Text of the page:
11 May 2010

Need Some Friendly Advice

Here is my situation:

My five year old son is due for his teeth cleaning and to be honest I am dreading having to make the appointment.  He has a really hard time going to the dentist and having to do what he needs to do.  My son is very particular about taste and texture.  For example, ever since my son was an infant and started eating regular food, he never liked cheese, eggs, or even noodles. So that means no macaroni and cheese, no spaghetti, no eggs, and anything else containing those products.  To this day he still does not like cheese, eggs and there are some pasta dishes he will eat, but very few.  So you can imagine the fight he puts up with when it is time for the fluoride and toothpaste.  Basically, the whole appointment is a fight for him, me, the nurse and the dentist.

I have brought his own toothpaste from home, tried telling him about the "sugar bugs" that eat his teeth, and anything else I can bribe do to help him.  But nothing works!  My son will tell you that he wants to go to the dentist to get his teeth clean and he is a little nervous on our way to the office.  When we arrive to the office he is still doing well, and even when the nurse calls him back he is a trooper.  It is then when he has to sit in the chair and asked to open his mouth when he loses it.  I sit in the chair with him, and we visit a pediatric dentist so the room is very inviting, and have many different fun things for the child.  My son wants nothing to do with any of it.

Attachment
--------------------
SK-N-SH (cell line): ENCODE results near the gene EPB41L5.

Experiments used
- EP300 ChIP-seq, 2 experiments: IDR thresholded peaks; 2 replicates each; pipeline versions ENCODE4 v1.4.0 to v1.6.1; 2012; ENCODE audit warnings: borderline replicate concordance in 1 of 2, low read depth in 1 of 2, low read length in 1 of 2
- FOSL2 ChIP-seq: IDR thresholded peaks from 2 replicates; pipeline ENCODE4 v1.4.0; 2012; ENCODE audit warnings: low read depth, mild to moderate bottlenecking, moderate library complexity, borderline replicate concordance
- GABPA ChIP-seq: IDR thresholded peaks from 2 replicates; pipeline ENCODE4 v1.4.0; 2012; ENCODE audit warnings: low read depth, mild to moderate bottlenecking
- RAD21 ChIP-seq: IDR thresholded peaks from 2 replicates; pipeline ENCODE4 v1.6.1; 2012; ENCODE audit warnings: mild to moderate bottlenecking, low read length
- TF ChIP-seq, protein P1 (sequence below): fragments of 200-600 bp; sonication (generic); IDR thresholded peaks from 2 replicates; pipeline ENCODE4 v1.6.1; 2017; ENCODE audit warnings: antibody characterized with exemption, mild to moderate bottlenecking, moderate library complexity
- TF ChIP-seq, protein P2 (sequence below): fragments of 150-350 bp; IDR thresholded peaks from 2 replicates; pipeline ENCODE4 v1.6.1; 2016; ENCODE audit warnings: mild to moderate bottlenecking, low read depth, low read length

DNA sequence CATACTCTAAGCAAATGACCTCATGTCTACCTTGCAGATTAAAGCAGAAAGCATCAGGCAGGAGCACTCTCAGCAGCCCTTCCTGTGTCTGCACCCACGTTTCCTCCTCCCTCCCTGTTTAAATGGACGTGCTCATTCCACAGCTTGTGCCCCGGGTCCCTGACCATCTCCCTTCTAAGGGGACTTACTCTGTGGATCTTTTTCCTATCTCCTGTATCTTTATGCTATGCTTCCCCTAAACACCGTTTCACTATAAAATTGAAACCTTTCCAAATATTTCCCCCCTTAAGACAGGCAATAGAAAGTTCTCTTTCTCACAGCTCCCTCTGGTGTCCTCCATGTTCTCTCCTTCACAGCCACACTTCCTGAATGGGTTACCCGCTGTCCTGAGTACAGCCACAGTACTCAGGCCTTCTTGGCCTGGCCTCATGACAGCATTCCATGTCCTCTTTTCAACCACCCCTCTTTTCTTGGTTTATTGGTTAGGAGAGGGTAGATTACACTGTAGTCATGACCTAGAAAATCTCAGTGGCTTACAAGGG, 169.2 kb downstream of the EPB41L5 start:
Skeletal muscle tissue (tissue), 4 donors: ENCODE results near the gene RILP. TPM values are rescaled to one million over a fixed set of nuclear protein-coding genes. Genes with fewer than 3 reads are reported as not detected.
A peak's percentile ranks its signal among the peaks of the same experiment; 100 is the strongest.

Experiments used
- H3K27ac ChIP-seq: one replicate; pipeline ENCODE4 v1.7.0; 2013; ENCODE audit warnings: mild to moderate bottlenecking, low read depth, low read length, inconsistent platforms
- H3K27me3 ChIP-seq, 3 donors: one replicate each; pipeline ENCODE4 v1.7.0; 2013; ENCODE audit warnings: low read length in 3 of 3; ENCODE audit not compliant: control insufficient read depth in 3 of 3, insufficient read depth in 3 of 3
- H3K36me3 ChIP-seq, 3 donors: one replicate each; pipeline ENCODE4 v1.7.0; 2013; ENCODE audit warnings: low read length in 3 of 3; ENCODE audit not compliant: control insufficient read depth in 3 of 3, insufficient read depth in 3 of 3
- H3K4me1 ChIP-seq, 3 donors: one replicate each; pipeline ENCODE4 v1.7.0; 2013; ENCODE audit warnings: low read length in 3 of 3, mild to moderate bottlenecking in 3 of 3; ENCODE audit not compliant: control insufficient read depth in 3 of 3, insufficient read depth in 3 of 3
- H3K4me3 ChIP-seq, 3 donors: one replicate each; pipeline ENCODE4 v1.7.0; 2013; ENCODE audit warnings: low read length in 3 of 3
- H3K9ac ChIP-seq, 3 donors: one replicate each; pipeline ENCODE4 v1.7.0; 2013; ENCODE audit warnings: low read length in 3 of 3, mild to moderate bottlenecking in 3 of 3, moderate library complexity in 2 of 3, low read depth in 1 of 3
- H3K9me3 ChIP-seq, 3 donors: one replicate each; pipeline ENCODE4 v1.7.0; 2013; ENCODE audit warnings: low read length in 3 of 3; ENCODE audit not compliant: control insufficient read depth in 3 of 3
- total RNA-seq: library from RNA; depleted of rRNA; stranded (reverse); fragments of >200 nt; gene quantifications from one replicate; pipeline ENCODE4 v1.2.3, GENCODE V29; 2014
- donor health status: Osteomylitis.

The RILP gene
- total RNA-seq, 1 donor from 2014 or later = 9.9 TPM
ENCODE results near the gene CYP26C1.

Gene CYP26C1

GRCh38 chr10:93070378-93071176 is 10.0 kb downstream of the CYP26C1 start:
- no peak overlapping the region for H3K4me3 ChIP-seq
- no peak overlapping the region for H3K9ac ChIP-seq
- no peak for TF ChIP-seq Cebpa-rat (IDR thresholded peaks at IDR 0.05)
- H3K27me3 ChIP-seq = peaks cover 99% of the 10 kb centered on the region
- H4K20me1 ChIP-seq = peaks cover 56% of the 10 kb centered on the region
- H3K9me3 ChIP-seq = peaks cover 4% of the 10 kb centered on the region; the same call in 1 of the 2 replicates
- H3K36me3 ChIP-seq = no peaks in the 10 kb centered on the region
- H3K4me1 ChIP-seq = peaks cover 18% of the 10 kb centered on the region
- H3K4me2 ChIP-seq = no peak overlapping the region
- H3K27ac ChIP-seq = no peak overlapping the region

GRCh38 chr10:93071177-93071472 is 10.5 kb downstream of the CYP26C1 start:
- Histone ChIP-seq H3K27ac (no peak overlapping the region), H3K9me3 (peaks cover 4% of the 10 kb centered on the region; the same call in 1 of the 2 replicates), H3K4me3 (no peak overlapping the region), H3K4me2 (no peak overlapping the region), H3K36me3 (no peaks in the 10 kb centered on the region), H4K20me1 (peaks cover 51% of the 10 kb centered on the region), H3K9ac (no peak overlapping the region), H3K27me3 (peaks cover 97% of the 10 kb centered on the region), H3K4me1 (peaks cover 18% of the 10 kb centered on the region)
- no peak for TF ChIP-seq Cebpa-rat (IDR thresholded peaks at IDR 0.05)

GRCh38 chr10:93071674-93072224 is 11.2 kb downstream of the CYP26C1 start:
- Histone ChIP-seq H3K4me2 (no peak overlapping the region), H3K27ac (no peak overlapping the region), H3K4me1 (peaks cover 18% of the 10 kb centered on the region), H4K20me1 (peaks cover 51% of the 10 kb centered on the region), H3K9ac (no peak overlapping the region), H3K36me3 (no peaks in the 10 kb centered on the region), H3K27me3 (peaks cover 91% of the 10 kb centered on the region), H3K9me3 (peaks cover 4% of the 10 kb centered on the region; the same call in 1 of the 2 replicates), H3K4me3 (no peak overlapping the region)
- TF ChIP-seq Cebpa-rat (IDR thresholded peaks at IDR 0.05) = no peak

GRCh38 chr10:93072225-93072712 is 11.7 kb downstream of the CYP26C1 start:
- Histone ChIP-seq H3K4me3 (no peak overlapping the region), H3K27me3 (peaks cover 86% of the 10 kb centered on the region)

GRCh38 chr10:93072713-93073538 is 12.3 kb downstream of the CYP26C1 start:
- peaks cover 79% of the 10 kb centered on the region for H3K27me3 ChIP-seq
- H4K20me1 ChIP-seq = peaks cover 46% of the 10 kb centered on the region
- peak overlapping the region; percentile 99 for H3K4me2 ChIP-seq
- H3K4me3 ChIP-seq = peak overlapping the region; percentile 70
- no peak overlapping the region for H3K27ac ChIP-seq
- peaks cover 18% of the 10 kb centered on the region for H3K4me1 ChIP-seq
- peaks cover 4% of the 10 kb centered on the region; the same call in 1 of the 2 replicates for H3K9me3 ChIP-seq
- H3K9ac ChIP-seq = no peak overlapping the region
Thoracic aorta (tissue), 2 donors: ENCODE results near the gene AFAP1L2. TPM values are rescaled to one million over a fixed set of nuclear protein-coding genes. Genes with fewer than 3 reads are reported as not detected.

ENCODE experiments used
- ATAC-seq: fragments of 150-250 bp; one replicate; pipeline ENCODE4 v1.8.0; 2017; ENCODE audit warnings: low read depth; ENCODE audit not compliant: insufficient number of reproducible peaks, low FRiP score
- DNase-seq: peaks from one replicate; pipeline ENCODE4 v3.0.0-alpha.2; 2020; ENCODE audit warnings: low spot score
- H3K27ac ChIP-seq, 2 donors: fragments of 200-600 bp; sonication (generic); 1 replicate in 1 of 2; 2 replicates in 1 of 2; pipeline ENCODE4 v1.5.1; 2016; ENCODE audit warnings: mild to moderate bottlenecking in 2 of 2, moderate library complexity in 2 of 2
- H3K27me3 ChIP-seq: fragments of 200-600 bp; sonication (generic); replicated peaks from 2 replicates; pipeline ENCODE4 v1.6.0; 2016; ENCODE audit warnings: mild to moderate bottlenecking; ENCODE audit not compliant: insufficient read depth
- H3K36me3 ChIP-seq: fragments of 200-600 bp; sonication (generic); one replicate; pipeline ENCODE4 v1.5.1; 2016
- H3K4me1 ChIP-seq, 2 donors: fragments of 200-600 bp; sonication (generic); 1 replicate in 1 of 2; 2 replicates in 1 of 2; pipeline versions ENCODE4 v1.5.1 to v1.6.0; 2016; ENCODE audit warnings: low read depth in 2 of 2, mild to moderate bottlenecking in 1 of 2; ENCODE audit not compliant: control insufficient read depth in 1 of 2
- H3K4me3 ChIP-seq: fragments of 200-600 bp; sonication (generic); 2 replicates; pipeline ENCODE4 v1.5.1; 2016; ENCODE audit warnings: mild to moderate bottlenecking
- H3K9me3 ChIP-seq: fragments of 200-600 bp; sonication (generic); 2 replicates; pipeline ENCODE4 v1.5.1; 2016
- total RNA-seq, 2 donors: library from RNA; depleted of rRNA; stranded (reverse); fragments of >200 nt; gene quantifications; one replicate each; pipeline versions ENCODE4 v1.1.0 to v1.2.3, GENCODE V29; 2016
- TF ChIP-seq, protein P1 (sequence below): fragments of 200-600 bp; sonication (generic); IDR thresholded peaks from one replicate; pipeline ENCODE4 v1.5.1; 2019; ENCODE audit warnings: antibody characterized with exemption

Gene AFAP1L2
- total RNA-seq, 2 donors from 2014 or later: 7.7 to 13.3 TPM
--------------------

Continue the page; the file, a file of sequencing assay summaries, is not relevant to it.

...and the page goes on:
Since we just moved here to Fairbanks, I have yet to inquire about a dentist but it is now time.  I have to get on the ball and schedule the appointment.  The hard part is going to find a pediatric dentist and explain my son's situation and pray that the dentist has patience with my son. 

Any friendly advice?????

1 comment:

  1. I have two thoughts depending on whether you think your son honestly has the option to control his fear--if, he is having a full out anxiety attack at the point he falls apart, then as a mom of two sons with anxiety issues, I would recommend working with a dentist who is willing to use medication, maybe nitrous oxide, or something that will let him relax. If anxiety is a problem in other areas of life, addressing it can be very helpful as well.

    If you believe that he does have the power to control his reaction, then (this has worked with my children) I'd recommend stating that "This has to be done and I know it is difficult for you--how can we make it better." I have gone so far as to promise a slushy drink for enduring an unpleasant experience, with the size of the drink dependent on the level of cooperation. (He did earn the larger drink, and once he was cooperating, did really well.)
    Hope that helps. With our complex kids, we have had a lot of similar challenges. Let me know if I can help. kerrydi@pacbell.net



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